Reaching Cuenca was the oasis of our roadtrip through the Ecuadorian countryside. After 3 days of Carnivale traffic and windy roads through the misty mountains we were all happy to settle in and get a taste of the charm Cuenca had to offer. As we approached town we enjoyed seeing the clean white homes and orange roof tops dotting the route. It was quite a contrast from the mostly indigenous villages we had seen scattered throughout the mountains during our drive.
Cuenca sits at an altitude of about 8200 feet above sea level. So not as high as Quito, but still high enough to feel. It was an indigenous Cañari city until the Incas took over and made the city into what was referred to as the second Cuzco, a city of Inca riches and splendor. The Spanish eventually conquered the area, wiped out most of the indigenous construction, and built Cuenca into the beautiful, colonial city that can be seen today. The old quarter of the city, which we stayed in, is now UNESCO protected and is home to quaint cobblestone streets and many large colonial cathedrals, homes and plazas. The city sprawls beautifully over 2 rivers and into parks and neighborhoods stretching up the mountainsides. Recently Cuenca has turned into a mecca for international ex-pats and therefore has a lively international food scene as well as lots of art, including some fun street art and murals.
Something we forgot to mention in the last post is that at this point in our South American travels, both our Ecuadorian road trip and our time in Cuenca was the biggest dose of traditional indigenous people we had experienced. And for me in general, this was the first time I had seen indigenous people of any country living traditionally and dressing traditionally not just for tourism, but because that’s just how they live. In Cuenca, we enjoyed seeing women all over town dressed in their colorful ponchos, layered skirts, long braids and tiny hats, carrying packages on their backs wrapped in bright fabric. It’s so interesting to see this traditional form of dress still worn today, and we learned about how little details in their dress, including the size and positioning of their hat, denote what village the women are from. We saw women all over town carrying large loads on their backs, sometimes it was just stuff but often times it was a baby!
Our first night in town we chose an upscale restaurant in the old quarter for dinner and unfortunately Danny came up sick the next day. After all the street corn and weird stuff Danny had stuffed down during our road trip, ironically, it was a fancy restaurant that finally did him in! He sadly missed out on our morning city walking tour the next day, which was quite enjoyable, although quiet. Since it was still officially Carnivale week, much of the city was closed down and very few restaurants and museums were open. We used the quiet time in the city to hang out at my parent’s fancy hotel, which was a converted, gorgeous colonial home. Later that day when Danny started to feel better my mom taught all of us how to play the card game Canasta and we were hooked. We spent the next 2 days together, my parents’ final 2 days in Ecuador, playing Canasta, strolling the old quarter and eating a few more fancy meals.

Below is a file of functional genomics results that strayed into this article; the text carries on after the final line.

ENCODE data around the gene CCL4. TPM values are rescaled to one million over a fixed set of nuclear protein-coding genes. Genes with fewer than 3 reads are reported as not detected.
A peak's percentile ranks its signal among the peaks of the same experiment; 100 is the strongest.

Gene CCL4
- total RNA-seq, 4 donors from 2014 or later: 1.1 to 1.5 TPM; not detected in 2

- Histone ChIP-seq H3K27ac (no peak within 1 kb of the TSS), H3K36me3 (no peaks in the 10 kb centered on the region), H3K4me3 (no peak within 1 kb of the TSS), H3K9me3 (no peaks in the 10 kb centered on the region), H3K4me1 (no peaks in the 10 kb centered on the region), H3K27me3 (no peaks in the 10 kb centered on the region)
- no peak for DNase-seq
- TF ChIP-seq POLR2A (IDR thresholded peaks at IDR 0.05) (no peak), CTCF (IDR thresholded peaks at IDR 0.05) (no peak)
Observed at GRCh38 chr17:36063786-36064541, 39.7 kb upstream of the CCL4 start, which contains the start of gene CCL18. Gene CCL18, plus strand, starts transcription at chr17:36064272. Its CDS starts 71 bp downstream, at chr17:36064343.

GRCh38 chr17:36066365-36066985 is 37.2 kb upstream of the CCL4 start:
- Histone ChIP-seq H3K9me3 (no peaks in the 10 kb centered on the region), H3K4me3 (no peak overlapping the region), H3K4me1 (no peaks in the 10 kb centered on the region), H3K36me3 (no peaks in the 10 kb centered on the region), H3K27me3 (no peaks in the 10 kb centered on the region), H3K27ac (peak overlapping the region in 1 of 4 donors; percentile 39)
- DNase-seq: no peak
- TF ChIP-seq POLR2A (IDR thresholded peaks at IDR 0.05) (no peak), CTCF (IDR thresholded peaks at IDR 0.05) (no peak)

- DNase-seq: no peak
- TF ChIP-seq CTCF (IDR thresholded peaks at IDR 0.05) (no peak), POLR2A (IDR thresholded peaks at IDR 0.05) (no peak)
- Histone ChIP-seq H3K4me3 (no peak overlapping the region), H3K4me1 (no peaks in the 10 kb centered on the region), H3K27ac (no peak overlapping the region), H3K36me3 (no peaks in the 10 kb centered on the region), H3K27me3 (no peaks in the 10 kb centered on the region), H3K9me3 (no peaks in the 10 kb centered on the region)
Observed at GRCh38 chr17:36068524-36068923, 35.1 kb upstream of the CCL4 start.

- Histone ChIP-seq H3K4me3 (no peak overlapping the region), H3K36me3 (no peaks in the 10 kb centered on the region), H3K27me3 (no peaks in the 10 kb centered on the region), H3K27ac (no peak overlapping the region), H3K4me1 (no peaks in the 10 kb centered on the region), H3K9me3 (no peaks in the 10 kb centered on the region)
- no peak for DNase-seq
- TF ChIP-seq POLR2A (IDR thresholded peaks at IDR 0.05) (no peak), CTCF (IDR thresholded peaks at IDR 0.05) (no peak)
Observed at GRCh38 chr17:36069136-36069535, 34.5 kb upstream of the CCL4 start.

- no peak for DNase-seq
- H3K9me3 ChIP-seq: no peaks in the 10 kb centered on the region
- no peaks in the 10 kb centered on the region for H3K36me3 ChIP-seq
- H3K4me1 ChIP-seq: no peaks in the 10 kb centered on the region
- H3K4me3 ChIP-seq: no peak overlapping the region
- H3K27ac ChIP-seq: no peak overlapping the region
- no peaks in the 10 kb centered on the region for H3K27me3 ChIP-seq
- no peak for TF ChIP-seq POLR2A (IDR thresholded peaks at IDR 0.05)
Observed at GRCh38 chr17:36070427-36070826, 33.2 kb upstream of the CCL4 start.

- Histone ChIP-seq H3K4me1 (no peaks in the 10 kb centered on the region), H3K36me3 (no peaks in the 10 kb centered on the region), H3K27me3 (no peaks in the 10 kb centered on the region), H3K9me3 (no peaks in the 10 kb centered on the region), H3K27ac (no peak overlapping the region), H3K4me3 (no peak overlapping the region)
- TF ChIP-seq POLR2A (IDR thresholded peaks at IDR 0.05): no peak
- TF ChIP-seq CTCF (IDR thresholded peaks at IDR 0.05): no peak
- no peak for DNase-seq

We were sad to see my parents go after a phenomenal 2 weeks of traveling together. Plus, when they left, the Canasta score was tied up with an even number of games going to the team of Danny and my dad and the team of my mom and I. Danny and I took advantage of our comfortable hostel, the veggie-friendly food scene, and the decent internet and stayed in Cuenca for 4 more days to catch our breath a bit and plan our next few weeks of travel. Once Carnivale week was over, the city really came alive, and the quiet old quarter streets became busier than we had imagined they would. Large buses would barrel down narrow cobblestone streets, nearly knocking us over, and storefronts, food stands, outdoor markets and restaurants mosaicked the streets we once thought were quiet and empty. We shopped at local markets for fresh produce and varieties of corn we had never seen before and made some great meals at our hostel. Danny felt recovered enough to return to his street meat ways and finally got a taste of the local favorite, Horneado, which is a pork dish where the whole pig is first baked or smoked. At most Horneado booths the whole pig is on display and the cook cuts off pieces occasionally to reheat the meat, skin included, in a broth with potatoes and onions. Danny claims it was delicious as I ask him to remind me what that whole pig dish was called. We also took a day trip to Las Cajas National Park, a quick bus ride outside the city, for a beautiful day hike in rolling hills with lakes and an occasional alpaca siting.
To see all of our Cuenca pictures, click here. Highlights are below…